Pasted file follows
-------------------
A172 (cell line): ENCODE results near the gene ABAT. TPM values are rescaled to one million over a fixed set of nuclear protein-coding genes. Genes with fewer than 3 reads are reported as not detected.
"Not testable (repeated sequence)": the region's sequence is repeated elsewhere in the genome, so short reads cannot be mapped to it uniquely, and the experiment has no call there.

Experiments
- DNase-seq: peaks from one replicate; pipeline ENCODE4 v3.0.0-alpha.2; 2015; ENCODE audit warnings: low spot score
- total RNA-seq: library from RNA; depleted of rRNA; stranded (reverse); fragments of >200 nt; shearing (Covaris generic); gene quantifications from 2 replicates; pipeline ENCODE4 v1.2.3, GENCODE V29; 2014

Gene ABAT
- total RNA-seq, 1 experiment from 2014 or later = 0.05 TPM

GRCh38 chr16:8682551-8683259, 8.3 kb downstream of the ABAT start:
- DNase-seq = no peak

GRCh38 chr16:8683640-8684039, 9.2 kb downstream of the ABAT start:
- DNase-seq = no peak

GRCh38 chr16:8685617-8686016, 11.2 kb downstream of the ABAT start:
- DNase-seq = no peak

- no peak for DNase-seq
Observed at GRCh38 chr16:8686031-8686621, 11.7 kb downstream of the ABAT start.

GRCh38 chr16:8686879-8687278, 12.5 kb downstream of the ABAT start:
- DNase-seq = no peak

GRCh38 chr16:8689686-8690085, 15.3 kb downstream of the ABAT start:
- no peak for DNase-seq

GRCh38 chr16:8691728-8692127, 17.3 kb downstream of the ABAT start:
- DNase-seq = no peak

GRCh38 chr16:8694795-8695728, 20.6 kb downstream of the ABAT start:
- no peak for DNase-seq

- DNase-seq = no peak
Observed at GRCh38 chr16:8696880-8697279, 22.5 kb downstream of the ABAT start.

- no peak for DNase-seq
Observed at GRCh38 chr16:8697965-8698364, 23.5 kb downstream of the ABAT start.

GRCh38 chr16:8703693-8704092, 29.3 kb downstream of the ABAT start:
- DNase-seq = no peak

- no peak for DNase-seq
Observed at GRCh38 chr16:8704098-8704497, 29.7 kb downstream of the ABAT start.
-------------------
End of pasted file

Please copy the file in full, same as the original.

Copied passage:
A172 (cell line): ENCODE results near the gene ABAT. TPM values are rescaled to one million over a fixed set of nuclear protein-coding genes. Genes with fewer than 3 reads are reported as not detected.
"Not testable (repeated sequence)": the region's sequence is repeated elsewhere in the genome, so short reads cannot be mapped to it uniquely, and the experiment has no call there.

Experiments
- DNase-seq: peaks from one replicate; pipeline ENCODE4 v3.0.0-alpha.2; 2015; ENCODE audit warnings: low spot score
- total RNA-seq: library from RNA; depleted of rRNA; stranded (reverse); fragments of >200 nt; shearing (Covaris generic); gene quantifications from 2 replicates; pipeline ENCODE4 v1.2.3, GENCODE V29; 2014

Gene ABAT
- total RNA-seq, 1 experiment from 2014 or later = 0.05 TPM

GRCh38 chr16:8682551-8683259, 8.3 kb downstream of the ABAT start:
- DNase-seq = no peak

GRCh38 chr16:8683640-8684039, 9.2 kb downstream of the ABAT start:
- DNase-seq = no peak

GRCh38 chr16:8685617-8686016, 11.2 kb downstream of the ABAT start:
- DNase-seq = no peak

- no peak for DNase-seq
Observed at GRCh38 chr16:8686031-8686621, 11.7 kb downstream of the ABAT start.

GRCh38 chr16:8686879-8687278, 12.5 kb downstream of the ABAT start:
- DNase-seq = no peak

GRCh38 chr16:8689686-8690085, 15.3 kb downstream of the ABAT start:
- no peak for DNase-seq

GRCh38 chr16:8691728-8692127, 17.3 kb downstream of the ABAT start:
- DNase-seq = no peak

GRCh38 chr16:8694795-8695728, 20.6 kb downstream of the ABAT start:
- no peak for DNase-seq

- DNase-seq = no peak
Observed at GRCh38 chr16:8696880-8697279, 22.5 kb downstream of the ABAT start.

- no peak for DNase-seq
Observed at GRCh38 chr16:8697965-8698364, 23.5 kb downstream of the ABAT start.

GRCh38 chr16:8703693-8704092, 29.3 kb downstream of the ABAT start:
- DNase-seq = no peak

- no peak for DNase-seq
Observed at GRCh38 chr16:8704098-8704497, 29.7 kb downstream of the ABAT start.